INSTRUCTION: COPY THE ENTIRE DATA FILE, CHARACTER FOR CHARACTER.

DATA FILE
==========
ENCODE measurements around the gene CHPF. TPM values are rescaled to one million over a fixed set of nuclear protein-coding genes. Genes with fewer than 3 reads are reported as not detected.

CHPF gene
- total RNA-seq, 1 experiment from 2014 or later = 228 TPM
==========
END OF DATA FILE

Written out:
ENCODE measurements around the gene CHPF. TPM values are rescaled to one million over a fixed set of nuclear protein-coding genes. Genes with fewer than 3 reads are reported as not detected.

CHPF gene
- total RNA-seq, 1 experiment from 2014 or later = 228 TPM